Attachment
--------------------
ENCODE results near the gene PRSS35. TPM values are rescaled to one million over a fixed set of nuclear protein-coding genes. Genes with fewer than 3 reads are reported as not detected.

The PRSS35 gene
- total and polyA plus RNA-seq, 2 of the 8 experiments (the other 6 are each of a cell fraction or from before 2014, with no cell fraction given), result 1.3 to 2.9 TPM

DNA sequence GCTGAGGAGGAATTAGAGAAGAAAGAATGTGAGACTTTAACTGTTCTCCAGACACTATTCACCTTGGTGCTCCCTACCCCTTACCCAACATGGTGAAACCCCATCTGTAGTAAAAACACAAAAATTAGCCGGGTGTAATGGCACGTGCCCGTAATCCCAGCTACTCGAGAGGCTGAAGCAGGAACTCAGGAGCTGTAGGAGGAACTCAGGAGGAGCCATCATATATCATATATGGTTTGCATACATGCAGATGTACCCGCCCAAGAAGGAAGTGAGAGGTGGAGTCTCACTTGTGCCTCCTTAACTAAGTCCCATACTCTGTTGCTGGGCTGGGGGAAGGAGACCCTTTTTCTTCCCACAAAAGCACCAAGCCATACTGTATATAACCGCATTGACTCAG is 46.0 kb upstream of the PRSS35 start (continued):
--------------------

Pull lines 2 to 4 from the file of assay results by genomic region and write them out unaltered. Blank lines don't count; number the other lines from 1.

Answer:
The PRSS35 gene
- total and polyA plus RNA-seq, 2 of the 8 experiments (the other 6 are each of a cell fraction or from before 2014, with no cell fraction given), result 1.3 to 2.9 TPM

DNA sequence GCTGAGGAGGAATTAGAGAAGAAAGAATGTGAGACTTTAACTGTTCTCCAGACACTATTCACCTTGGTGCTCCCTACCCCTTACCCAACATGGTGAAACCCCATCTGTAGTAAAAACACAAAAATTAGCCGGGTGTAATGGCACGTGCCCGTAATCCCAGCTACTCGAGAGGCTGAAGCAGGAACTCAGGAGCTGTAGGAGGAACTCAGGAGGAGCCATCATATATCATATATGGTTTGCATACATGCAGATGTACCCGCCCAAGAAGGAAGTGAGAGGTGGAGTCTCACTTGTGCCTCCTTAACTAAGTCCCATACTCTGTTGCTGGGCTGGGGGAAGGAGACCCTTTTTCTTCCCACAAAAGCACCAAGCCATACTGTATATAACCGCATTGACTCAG is 46.0 kb upstream of the PRSS35 start (continued):